Driver distraction – which includes eating, drinking, grooming, day-dreaming, talking and texting on handheld devices and many other actions that take a motorist’s eyes and mind off the road – is a contributing factor in many crashes despite many instances going unreported. In 2021, 3,522 people died in distraction-related crashes, up 12% from the year before and accounting for 8.2% of all road deaths (Overview of Motor Vehicle Crashes in 2021, National Highway Traffic Safety Administration [NHTSA]. At any given moment during daylight hours, more than 373,000 U.S. drivers are holding a cell phone to their ear while driving (Driver Electronic Device Use in 2021, NHTSA).
Phone use while driving – particularly calling and texting – is one of the most common distractions. When a person reads a text while driving, his or her eyes are off the road for an average of five seconds. At 55 miles per hour, that is like driving the length of an entire football field while blindfolded.
Many states and local jurisdictions have passed laws that address these behaviors. GHSA's message to all drivers is simple: Don't use cellphones or other electronic devices while driving, regardless of the current law. Keep your hands on the wheel and your eyes and mind on the road.
Nearly every state has passed some sort of statewide law against distracted driving, but since July 2018, nine states have adopted new hands-free distracted driving laws that account for new technology and clearly state when and how a driver can or cannot use an electronic device behind the wheel. Currently, 24 states and the District of Columbia (D.C.) ban handheld cellphone use, while 48 states and D.C. ban texting while driving. No state completely bans cellphone use – including hands-free operations – for all drivers, but 37 states and D.C. prohibit all cellphone use by novice drivers, and 23 states and D.C. ban it for school bus drivers.
GHSA recommends that states prohibit handheld cellphone use by all drivers. Although texting and handheld bans are both critical, texting bans alone can be difficult to enforce. In states with texting only bans, drivers may claim they were only dialing when stopped by a police officer. Enforcement demonstration projects in New York, Connecticut, Delaware and California have shown that handheld cellphone bans can be enforced effectively and reduce driver use of a cellphone.
While law enforcement plays a vital role in reducing distracted driving crashes, injuries and fatalities, it is critical that state laws be equitably applied regardless of race, nationality, gender, sexuality, or any other unique characteristics.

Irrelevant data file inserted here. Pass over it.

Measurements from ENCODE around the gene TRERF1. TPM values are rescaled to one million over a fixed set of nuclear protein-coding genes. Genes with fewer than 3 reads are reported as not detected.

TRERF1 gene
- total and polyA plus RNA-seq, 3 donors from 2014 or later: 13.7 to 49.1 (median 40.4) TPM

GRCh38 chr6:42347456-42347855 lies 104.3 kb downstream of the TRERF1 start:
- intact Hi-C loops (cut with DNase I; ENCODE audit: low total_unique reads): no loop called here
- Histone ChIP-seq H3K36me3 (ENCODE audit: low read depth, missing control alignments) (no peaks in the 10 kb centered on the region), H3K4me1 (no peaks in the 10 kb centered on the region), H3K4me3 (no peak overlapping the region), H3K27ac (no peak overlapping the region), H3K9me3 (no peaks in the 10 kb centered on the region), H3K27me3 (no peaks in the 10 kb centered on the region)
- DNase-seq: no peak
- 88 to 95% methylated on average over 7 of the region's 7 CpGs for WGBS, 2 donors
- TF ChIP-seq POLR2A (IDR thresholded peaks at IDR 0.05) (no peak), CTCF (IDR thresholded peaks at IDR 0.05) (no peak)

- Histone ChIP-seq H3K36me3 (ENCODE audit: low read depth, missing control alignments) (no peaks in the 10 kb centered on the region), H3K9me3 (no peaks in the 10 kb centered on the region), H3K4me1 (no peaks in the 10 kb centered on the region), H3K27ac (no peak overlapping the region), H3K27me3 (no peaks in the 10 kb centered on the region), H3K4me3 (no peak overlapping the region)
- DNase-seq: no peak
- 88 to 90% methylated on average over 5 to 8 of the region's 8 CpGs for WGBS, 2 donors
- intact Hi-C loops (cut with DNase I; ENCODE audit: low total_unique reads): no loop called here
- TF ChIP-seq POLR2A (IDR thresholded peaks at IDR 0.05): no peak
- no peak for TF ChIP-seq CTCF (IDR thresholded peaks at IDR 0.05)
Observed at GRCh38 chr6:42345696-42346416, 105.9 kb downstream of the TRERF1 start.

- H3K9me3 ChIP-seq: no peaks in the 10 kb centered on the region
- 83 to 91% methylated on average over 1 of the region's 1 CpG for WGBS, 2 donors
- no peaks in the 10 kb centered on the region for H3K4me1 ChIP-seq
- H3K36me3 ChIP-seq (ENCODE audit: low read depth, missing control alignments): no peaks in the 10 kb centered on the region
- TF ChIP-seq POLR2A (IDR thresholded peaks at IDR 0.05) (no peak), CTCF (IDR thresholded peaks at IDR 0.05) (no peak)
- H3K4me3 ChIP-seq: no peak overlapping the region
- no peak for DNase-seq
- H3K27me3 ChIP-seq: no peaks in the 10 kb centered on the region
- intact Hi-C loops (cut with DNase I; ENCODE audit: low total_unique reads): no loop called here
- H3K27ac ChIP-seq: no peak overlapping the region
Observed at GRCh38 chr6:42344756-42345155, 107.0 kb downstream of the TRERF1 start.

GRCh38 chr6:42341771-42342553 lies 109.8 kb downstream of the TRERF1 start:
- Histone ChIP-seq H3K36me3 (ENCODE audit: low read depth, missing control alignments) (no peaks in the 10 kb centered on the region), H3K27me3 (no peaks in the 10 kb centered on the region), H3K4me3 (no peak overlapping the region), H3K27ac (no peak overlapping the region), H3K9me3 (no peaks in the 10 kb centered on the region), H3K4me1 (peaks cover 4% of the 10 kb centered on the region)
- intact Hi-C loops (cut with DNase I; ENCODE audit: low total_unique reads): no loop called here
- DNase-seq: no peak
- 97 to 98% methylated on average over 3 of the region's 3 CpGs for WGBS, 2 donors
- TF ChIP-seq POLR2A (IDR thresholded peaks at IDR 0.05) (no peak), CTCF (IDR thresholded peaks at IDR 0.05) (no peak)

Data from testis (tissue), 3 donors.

In 2022, GHSA collaborated with General Motors to produce a report, Directing Drivers’ Attention: A State Highway Safety Office Roadmap for Combating Distracted Driving, which offers one of the most comprehensive looks at this pervasive yet preventable traffic safety problem and urges a broad culture shift to make this deadly behavior socially unacceptable. The report examines data shortcomings and other obstacles impacting efforts to reduce distracted driving, and reviews State Highway Safety Office (SHSO) initiatives and the challenges impacting those efforts. It also provides 29 action-oriented recommendations for the SHSOs that cover a wide range of factors that affect distracted driving, including state laws, data collection, education and public outreach, enforcement, infrastructure, safety funding sources, partnerships, and leadership.
In 2021, GHSA and the Transportation Research Board’s Behavioral Traffic Safety Cooperative Research Program (BTSCRP) issued a research report that reviewed distracted driving laws, enforcement and public education practices across the United States and Canada to develop a library of resources and best practices that states and other stakeholders can use to enact or revise their laws and enhance enforcement and education efforts (Using Electronic Devices While Driving: Legislation and Enforcement Implications, Transportation Research Board, National Academies of Sciences, Engineering, and Medicine).
Researchers found that the most effective laws and state safety efforts had the following common elements:
- Unambiguous statutory language that clearly defines when and how a wireless device can and cannot be used
- Penalties and fines in line with other traffic citations
- A combination of high-visibility enforcement of the law and targeted public information, education and outreach campaigns
- Sustained coalition-building efforts